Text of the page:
In the current Tunisian territory the Phoenician colony of Carthage was founded. Christianity made rapid progress in the territory from the third century. In the year 439 the territory was occupied by the Vandals of Genseric, who founded in it an independent kingdom, conquered by Belisarius for Byzantium in 533-534.

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Why did the Arab spring start in Tunisia? In 647, Arab groups made an incursion into the south of the territory, and the attacks resumed in 665, under the command of Ukba, who in 670 founded Kairouan, holy city of the Moghreb, which he made its capital.

After the surrender of Carthage in 698, Kairouan retained only the religious capital. During the eighth century the emirs had to concentrate their efforts on the subjugation of the Berbers of the mountains.

Pacified the territory, in the ninth century the Aglabíes founded a maritime empire on both sides of the Strait of Sicily. The Fatimids conquered Egypt and moved the capital to Cairo (972).

The country later fell into the hands of the Almohads. They were succeeded by the Hafesíes (1229), who created a commercial and pyratic power that resisted the attack of Louis IX of France (1270) and improved its economy thanks to the good reception given to the Jews expelled from Spain (1391). History of Tunisia.


History in Tunisia: However, in 909, a strict sect called Ismailis led a rebellion and expelled the Aghlabids. The leader of the Ismailis took over Tunisia. He claimed to be a descendant of Muhammad’s daughter, Fatima, so his dynasty was called Fatimids.

In 921 the Fatimids founded Mahida, which became the capital. In 969 the Fatimids captured Egypt and soon after made Cairo their new capital. Thereafter, Tunisia was ruled by a dynasty of semi-independent governors called the Ziri.

However, the Zirids separated from the Fatimids and became completely independent in 1049. To take revenge, the Fatimids persuaded two Bedouin tribes, the Banu Hilal and the Banu Sulaym, to attack the Ziri.

In addition, in the twelfth century the Normans (who ruled Sicily) captured most of the Tunisian ports. They captured Gerba in 1135 and Mahdia in 1148. However, the Almohads who came from Morocco expelled them. The Almohads captured Tunisia in 1159.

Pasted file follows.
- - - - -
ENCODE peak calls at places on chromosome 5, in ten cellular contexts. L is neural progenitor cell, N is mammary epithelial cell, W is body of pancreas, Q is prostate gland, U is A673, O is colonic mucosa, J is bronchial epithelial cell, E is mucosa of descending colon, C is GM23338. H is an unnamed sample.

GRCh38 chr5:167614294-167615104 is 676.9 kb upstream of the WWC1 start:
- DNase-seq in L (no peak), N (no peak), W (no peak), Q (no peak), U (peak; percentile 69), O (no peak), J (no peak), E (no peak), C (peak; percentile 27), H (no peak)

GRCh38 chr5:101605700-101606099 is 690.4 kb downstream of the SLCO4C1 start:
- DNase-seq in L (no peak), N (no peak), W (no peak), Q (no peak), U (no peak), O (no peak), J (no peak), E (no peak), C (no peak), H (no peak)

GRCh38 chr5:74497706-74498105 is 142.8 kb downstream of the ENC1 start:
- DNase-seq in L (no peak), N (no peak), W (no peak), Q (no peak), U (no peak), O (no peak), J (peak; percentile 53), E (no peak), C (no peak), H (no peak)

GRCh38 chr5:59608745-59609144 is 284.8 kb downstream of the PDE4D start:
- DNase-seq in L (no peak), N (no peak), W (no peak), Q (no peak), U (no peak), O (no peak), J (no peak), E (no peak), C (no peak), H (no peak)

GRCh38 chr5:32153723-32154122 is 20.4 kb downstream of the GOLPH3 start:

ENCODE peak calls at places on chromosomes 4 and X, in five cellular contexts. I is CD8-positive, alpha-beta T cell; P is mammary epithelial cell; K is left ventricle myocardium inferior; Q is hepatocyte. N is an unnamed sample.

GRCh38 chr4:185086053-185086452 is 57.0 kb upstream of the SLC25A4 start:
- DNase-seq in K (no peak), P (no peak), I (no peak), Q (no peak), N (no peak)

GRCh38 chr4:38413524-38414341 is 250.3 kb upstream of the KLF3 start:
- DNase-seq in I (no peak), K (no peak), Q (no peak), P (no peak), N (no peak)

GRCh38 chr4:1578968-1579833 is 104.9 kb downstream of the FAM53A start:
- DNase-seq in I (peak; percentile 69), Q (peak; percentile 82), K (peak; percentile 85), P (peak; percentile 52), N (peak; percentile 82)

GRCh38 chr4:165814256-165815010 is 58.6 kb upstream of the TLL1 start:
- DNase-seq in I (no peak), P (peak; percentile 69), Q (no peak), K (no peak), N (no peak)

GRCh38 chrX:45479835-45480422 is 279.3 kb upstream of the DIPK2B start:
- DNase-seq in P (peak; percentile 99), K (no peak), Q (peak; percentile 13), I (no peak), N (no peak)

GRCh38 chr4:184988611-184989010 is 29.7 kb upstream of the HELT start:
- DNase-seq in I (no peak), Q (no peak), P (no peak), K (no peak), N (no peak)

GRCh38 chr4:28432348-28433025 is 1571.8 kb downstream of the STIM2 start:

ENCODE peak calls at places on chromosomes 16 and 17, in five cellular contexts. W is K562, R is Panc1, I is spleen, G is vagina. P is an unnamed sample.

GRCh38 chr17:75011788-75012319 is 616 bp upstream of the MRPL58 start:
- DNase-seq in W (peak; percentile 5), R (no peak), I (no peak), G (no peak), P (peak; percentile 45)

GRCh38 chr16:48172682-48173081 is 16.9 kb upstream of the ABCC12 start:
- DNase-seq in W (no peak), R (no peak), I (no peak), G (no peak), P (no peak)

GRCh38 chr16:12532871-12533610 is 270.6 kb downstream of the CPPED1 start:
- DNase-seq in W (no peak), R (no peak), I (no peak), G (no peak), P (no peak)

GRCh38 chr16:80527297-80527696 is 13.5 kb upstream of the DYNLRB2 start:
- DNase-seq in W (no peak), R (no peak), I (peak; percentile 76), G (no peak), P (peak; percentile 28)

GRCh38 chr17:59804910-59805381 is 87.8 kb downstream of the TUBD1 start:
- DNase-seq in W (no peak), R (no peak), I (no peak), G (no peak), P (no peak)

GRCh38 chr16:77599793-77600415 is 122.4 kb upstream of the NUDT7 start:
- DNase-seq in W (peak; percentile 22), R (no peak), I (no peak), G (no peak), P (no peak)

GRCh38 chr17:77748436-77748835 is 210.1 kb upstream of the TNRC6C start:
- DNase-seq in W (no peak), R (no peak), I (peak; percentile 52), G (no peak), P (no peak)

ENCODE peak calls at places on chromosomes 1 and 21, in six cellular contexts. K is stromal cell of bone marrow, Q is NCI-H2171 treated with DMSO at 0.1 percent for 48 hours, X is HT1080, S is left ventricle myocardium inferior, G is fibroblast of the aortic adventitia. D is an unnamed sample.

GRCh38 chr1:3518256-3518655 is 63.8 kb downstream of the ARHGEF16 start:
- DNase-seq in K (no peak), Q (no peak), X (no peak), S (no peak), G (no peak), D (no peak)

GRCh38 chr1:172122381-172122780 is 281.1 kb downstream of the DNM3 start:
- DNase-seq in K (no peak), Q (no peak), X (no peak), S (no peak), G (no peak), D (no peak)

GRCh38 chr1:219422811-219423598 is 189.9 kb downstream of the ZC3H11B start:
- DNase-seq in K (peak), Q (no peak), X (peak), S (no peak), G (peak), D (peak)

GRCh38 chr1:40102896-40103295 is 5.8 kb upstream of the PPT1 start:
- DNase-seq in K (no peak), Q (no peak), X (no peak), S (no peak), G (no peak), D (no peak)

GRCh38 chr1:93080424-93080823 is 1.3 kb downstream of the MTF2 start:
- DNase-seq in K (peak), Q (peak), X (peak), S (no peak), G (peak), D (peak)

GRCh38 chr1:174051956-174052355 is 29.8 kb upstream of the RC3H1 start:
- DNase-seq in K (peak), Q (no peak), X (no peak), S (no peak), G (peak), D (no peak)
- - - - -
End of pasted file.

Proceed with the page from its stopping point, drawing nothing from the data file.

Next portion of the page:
However, in 1229 the governor of Tunisia broke away and formed a new dynasty. The Hafsi managed to restore order in Tunisia. During the thirteenth century Tunisia prospered and trade flourished. History of Tunisia.

Era of Ottoman Rule In Tunisia

In 1534 the capital was seized by the Turkish privateer Barbarossa, who turned the port into a base for his piracy. The Hafsi ruler, a refugee in the south, asked for help from Emperor Charles V, who seized the city the following year.

In 1569 it was seized by Ali the Renegade, who lost it again to the Spanish (1573-74). But the Turks came to their aid and imposed their sovereignty over the territoryThe Ottomans ruled Tunisian territory through hereditary beyes (titles of Turkish origin), who ended up not recognizing the Sublime Porte more than a nominal empire over the territory.

At the beginning of the nineteenth century the Tunisian state went into frank decline. A series of famines and epidemics (1784, 1805, 1818) cut the country’s population in half. History of Tunisia.

The concurrence of European industry and the loss of the Algerian market (conquered by France from 1830) ruined industry and commerce. The Beyes resorted to leonine loans with European banking houses, which they forced in 1869 to declare bankruptcy.

The powers with interested capital (France, Italy and Great Britain) set up a financial control commission to look after their interests. Rivalries between the powers allowed Tunisia to retain its precarious independence until 1878.

French Occupation And Protectorate Of Tunisia

The History of Tunisia: Taking as a pretext some border incidents with AlgeriaFrance occupied Tunisia in 1881 and established a colonial protectorate over the country (1883), preserving the figure of the bey. After World War I, the Destur party (liberal-constitutional) and the Confédération Générale du Travail Tunisienne (CGTT) appeared. History of Tunisia.

Under the accusation of communism, the CGTT was dismantled in 1925, without the bourgeoisie of Destur showing solidarity with it, so this party lost what could have been its popular support. The result of this discredit was the foundation around 1930 of the Neo-Destur; its general secretariat was occupied by Habib Bourguiba (1934).

The main members of the Neo-Destur were imprisoned in 1934 and released after the rise to power of Léon Blum. But the rapid fall of the latter prevented the reform of the administration of the colony. Liberated France refused to accede to autonomist demands and repression intensified. History of Tunisia.

Tunisian Independence: The Burguiba Era

Tunisian History Timeline

In March 1952, Bourguiba was arrested, which gave rise to an armed insurrection in which sabotage and acts of terrorism abounded. In July 1954, the Mendés-France government recognized Tunisia’s internal autonomy.

The Neo-Destur, meeting in Congress (1955), re-elected Habib Bourguiba as president and demanded independence, recognized by France on March 20, 1956 by abolishing the Treaty of Bardo.